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Remove the 4 bolts that hold the exhaust cam cap in place, lift the cam cap off. It may be necessary to pry very lightly on the cap to lift it off its dowel pins. Do not use the cam lobes as the pry point. Be careful not to drop the dowels and also be careful to not lose the half moon shaped retainer for the bearing under the cam cap. Remove the 6 bolts that hold the intake camshaft cap and lift the cam cap off the camshaft, again, be careful to not drop the retainer or dowels. Lift the intake camshaft out of its pocket in the cylinder head casting. Remove the cam chain from the sprocket, set the stock camshaft aside. Lift the exhaust cam out of its pocket in the cylinder head casting and remove the chain from the sprocket. Do not drop the cam chain, dangle it over the side of the engine while keeping slight upward pressure on the chain to maintain its position on the drive sprocket on the crankshaft. Fit the half moon shaped retainers in the grooves of the Hot Cams camshaft bearings to ensure good fit, set retainers aside for the time. Using assembly lube, lube the shim buckets, bearing surfaces for the camshafts in the cylinder head, and pack some in the camshaft bearings. Set the exhaust cam into the cylinder head casting while at the same time fitting the cam chain over the sprocket. Make sure that you keep all the cam chain slack to the back of the engine. The cam chain pulls the camshaft sprockets in a counter clockwise direction and the slack of the chain must be kept on the cam chain tensioner side of the engine. The exhaust cam has two timing marks on it. When correctly installed one mark will be at the 9 o’clock position and the other mark will be at the 12 o’clock position. When correctly timed the mark at 9 o’clock will be aligned with the valve cover gasket surface. Repeat the above process for the intake camshaft. Again, make sure you keep the chain slack to the cam chain tensioner side of the engine. Check to be sure the crankshaft is still at TDC. The intake cam has two timing marks also. One at 12 o’clock and the other at 3 o’clock. When both cams are installed correctly, the valve cover gasket surface will form a straight line through the exhaust timing mark at 9 o’clock and the intake timing mark at 3 o’clock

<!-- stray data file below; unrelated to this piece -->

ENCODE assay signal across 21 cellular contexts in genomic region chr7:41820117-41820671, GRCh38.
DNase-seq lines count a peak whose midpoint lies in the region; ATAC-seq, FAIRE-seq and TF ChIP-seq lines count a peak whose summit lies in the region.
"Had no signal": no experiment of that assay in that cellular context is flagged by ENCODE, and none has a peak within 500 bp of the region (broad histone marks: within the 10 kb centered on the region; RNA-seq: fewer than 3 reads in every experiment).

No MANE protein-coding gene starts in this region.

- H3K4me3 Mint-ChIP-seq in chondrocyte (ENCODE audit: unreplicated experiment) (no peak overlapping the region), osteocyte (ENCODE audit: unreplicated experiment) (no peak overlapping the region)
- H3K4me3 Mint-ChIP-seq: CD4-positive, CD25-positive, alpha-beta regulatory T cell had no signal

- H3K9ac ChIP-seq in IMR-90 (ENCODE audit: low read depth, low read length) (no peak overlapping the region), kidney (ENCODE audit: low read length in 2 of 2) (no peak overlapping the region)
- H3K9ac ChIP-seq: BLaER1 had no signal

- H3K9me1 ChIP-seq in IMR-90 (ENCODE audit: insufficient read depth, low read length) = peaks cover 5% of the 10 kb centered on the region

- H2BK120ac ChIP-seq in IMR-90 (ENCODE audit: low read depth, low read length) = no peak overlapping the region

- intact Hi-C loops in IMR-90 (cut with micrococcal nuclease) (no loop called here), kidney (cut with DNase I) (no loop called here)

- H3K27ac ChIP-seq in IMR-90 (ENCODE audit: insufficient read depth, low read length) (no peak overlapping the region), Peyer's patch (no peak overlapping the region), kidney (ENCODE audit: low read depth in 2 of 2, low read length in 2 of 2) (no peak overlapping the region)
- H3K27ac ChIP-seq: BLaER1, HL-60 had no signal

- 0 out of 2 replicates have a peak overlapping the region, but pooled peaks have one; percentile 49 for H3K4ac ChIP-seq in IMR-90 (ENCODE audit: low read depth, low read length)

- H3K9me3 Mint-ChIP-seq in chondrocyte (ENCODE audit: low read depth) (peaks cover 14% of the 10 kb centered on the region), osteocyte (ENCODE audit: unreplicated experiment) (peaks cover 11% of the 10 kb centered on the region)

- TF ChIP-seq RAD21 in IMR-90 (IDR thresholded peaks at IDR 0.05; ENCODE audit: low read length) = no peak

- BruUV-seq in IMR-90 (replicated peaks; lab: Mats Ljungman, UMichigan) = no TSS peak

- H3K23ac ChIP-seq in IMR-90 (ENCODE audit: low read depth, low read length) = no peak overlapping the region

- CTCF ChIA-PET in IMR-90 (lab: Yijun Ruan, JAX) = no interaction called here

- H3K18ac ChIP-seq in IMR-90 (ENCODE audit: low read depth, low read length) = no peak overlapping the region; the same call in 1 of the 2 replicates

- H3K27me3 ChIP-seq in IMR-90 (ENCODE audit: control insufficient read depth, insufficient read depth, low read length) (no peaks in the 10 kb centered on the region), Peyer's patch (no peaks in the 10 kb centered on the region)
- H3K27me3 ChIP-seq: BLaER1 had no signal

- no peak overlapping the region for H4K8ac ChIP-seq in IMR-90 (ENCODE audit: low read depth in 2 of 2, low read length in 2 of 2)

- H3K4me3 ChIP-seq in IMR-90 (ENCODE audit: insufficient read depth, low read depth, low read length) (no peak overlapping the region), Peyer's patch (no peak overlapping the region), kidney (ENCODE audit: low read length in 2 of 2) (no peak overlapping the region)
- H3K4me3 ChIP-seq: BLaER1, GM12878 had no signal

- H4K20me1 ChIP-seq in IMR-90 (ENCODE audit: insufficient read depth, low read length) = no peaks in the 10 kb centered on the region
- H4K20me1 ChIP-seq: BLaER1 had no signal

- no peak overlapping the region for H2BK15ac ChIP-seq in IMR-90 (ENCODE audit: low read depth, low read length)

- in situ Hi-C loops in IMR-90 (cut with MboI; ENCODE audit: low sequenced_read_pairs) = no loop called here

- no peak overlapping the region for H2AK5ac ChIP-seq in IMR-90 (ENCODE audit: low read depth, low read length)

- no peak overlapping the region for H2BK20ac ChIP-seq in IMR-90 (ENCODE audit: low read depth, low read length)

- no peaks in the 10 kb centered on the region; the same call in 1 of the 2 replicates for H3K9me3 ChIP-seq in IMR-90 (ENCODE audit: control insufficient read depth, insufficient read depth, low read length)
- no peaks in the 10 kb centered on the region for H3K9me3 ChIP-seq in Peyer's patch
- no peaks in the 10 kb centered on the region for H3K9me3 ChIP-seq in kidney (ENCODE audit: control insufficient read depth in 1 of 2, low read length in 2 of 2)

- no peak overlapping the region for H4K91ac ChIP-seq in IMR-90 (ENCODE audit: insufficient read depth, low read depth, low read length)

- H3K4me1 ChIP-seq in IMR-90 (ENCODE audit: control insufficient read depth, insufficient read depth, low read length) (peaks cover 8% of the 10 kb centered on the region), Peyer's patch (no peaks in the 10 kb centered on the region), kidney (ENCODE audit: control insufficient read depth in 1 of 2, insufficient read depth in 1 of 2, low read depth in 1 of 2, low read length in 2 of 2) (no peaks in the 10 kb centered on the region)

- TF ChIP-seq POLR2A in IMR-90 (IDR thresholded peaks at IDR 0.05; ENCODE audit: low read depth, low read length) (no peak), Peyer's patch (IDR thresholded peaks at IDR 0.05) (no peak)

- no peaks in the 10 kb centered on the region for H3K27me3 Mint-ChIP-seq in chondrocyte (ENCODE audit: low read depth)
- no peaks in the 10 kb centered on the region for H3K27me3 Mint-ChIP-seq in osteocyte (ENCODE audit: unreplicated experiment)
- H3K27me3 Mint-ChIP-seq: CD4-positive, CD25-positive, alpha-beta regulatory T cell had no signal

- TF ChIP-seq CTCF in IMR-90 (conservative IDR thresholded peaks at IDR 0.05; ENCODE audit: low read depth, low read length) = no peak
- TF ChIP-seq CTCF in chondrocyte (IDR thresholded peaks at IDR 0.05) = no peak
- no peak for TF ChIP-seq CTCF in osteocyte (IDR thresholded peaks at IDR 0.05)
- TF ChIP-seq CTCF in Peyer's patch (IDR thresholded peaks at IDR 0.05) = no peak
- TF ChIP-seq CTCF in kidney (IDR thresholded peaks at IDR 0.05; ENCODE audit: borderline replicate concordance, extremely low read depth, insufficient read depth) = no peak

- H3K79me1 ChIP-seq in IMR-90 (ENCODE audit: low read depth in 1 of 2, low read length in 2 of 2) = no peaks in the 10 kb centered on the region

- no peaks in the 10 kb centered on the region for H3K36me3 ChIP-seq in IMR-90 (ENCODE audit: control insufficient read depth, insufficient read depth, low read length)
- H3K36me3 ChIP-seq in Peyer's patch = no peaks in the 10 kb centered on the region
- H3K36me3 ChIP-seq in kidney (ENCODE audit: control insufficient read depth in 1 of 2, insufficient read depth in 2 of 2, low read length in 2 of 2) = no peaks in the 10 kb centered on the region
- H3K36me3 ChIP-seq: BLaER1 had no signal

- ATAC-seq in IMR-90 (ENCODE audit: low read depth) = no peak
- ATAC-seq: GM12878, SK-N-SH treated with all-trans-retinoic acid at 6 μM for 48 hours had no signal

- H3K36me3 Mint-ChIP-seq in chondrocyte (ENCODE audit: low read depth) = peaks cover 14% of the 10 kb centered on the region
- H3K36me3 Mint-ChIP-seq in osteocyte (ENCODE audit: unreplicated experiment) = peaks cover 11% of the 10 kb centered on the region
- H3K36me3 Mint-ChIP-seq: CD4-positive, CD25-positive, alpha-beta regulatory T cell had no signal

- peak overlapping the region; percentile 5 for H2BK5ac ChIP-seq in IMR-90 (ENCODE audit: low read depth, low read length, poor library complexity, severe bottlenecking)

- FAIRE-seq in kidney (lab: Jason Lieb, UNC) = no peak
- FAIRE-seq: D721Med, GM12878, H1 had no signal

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Kawasaki KVF650/ 700, KSV 700 Camshaft Installation Instructions

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Filed Under (Kawasaki) by admin on 29-04-2012